The Great Recession which began in the fourth quarter of 2008, at the height of the holiday spending season, had an enormous effect on world economies in 2009. The bursting of the bubble housing market in the U.S. resulted in the meltdown of financial institutions around the world.
Electronic Trend Publications (ETP, now New Venture Research) predicted 2009 to be a year in which the industry would dovetail a bit due to the normal cycles in the industry, but the depth of the downturn in world economies was certainly not predicted. ETP had also predicted a downturn in 2001 also due to normal industry cycles, but again had not predicted the depth of its downward slide, as the bursting of the dot com industry had not been predicted, which also came about when a normal softening due to industry cycles was expected.
However, the semiconductor industry fared better than many industries this time around, with the industry pulling back up in the second half of 2009. Why did the recovery in this industry come about so quickly in comparison to the downturn in 2001? The following table compares the two downturns:
First of all, what can be seen was that between the two downturns, the industry did come back up, with both revenue and units considerably higher in 2009 when compared with 2001, but ASPs are lower. But the turnaround for the semiconductor industry came back up considerably faster in the 2009/2008 downturn than in the 2000/2001 downturn. Why?
Inventories were considerably higher in 2000 than in 2008. Prior to the downturn at the end of 2000 there had been a massive build-up of inventories of lesser-priced parts, to ensure that these lesser-priced parts didn’t slow down the assembly of completed printed circuit boards (PCBs). These parts had to be burned off or discarded due to obsolescence before new purchases would be made. Inventories have been leaner since, so there were no inventories to be burned off in 2009 before new purchases of semiconductors would take place.
Consumer spending turned downwards in 2009, as many people in all industries found themselves unemployed. Even for those who kept their jobs, uncertainty in continued employment kept wallets from freely opening.
To combat this, all leading world governments put forth stimulus packages to step up consumer spending. In the U.S., the cash for clunkers program turned up demand for automobiles, although spending in this area dropped off after the program ended. But it did get the money to start flowing again, and U.S. consumer spending rose twice as fast as income in March of 2010.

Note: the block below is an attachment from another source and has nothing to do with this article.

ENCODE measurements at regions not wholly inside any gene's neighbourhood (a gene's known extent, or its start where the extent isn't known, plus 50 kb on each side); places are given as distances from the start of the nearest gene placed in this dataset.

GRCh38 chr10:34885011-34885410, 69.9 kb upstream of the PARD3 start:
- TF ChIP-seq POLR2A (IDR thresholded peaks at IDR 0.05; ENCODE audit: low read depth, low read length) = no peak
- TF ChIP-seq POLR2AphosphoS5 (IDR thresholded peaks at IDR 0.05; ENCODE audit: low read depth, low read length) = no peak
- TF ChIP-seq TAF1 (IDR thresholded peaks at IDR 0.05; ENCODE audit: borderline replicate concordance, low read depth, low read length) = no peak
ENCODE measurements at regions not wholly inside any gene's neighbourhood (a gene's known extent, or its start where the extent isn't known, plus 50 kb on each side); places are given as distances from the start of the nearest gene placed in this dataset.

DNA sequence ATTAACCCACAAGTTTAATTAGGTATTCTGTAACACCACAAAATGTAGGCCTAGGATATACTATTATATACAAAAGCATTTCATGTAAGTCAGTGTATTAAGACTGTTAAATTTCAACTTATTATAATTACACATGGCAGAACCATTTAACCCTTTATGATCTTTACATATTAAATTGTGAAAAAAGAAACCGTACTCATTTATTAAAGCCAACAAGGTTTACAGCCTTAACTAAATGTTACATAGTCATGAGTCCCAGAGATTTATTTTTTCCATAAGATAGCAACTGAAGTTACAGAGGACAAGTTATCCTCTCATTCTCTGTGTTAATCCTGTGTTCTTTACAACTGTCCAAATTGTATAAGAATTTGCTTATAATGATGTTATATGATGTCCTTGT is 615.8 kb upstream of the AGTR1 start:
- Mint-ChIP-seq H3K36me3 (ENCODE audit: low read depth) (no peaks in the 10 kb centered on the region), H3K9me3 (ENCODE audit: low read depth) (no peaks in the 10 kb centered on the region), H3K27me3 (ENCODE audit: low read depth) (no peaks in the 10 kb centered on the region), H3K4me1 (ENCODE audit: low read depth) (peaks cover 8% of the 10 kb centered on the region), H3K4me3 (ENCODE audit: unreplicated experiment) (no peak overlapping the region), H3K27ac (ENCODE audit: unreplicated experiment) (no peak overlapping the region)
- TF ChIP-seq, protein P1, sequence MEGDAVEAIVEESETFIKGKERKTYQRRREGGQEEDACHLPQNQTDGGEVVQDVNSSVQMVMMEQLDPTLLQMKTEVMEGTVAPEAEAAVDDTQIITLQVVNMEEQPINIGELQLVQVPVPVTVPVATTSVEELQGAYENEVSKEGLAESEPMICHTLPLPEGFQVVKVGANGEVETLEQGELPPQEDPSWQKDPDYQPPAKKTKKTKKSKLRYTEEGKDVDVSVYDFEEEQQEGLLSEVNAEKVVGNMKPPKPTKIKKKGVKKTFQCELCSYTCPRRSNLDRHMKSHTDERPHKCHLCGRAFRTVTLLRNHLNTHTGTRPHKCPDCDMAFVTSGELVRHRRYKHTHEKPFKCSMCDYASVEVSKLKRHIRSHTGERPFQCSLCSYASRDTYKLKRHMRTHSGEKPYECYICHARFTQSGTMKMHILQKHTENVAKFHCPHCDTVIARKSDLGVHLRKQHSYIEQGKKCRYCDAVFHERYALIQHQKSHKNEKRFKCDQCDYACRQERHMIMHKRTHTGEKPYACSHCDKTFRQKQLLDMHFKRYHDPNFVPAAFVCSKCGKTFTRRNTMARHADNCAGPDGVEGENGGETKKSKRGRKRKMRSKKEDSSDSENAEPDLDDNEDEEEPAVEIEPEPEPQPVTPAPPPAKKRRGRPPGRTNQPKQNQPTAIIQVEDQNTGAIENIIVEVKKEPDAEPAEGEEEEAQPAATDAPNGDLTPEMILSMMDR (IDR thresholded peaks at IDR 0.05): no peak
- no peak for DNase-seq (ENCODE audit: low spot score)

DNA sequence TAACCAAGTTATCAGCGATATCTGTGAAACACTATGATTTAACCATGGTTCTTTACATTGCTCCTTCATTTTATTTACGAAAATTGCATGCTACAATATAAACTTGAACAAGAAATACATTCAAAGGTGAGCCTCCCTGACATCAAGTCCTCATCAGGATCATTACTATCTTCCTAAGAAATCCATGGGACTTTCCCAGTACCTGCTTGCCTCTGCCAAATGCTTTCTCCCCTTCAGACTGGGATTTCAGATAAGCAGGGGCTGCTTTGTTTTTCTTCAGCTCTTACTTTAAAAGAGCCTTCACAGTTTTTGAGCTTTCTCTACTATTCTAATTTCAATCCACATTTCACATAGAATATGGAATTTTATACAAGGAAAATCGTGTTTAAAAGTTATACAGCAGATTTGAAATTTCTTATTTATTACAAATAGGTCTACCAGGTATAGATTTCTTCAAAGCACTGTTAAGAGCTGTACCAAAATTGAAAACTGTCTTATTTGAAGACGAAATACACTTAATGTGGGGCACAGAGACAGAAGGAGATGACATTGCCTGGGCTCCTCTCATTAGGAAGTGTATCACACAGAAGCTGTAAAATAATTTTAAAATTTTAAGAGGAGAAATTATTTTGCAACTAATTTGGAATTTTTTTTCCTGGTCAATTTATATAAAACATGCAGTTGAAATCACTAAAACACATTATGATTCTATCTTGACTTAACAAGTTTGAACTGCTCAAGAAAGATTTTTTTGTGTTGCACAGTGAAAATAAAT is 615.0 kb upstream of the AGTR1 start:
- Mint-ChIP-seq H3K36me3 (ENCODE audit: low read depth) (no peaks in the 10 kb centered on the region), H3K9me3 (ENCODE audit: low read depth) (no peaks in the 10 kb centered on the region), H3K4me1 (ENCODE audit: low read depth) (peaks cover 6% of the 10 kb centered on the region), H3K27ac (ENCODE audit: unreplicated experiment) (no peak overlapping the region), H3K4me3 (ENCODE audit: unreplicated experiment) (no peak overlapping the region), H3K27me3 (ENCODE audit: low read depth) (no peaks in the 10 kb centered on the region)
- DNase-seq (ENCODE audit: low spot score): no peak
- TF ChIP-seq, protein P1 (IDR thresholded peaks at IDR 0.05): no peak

While the downturn reduced spending on larger computer products, the invention and sale of smaller, less expensive computers such as netbooks and notebooks did well. Tablets such as e-readers and the iPad have become instant successes, due to their low price. Products under only a few hundred dollars seem to do well, even in a downturn.
Fluctuating oil prices and the value of the Euro are “need to watch” items. The higher the price of oil results in higher prices for all goods that require transportation by a gasoline-driven machine, plus more money is spent at the pump. This results in less monies left over for other items, such as computers, televisions, and other luxury consumer items. The economies of Spain and Greece are threatening the stability of the Euro, and Greece was recently bailed out by European partners. The net effects of these on global spending and economic health are yet to be seen.
Unemployment rates remain high, but with new inventions and new employment opportunities, more people will enter or re-enter the work force, boosting spending on products that undoubtedly will contain semiconductors. Indeed, semiconductors are prevalent in products sold around the world, touching the lives of even remote peoples on this planet. Even indigenous people living in rainforests now are being visited by people bringing them the Internet so that they can view the rest of the world and how they fit into the larger picture.
The explosion of products demanded in every day lives is actually quite impressive. One generation ago a home with a single television was the norm, and automobiles quite simple with engines with catalytic converters and a radio with both AM and FM stations a luxury. Today’s automobiles are laden with ICs, and incorporate creature comforts and safety features not heard of a generation ago.
Seems like nearly everyone carries around at least a cell phone with them at all times, and smart phones are growing faster in popularity than “dumb” phones. Nearly every home also has not only at least one television set, but a minimum of one PC as well, and likely one PC per family member! Digital cameras are quickly replacing film cameras, and to get the best in print quality of those pictures, an upgraded printer is necessary as well. Indeed, the demand for ICs (integrated circuits) has continued to climb upwards, despite the occasional downturn which always seems to give way to an upturn. With world economies continuing to gain steam, so will the IC industry continue to gain momentum, for an even brighter future in the years ahead.
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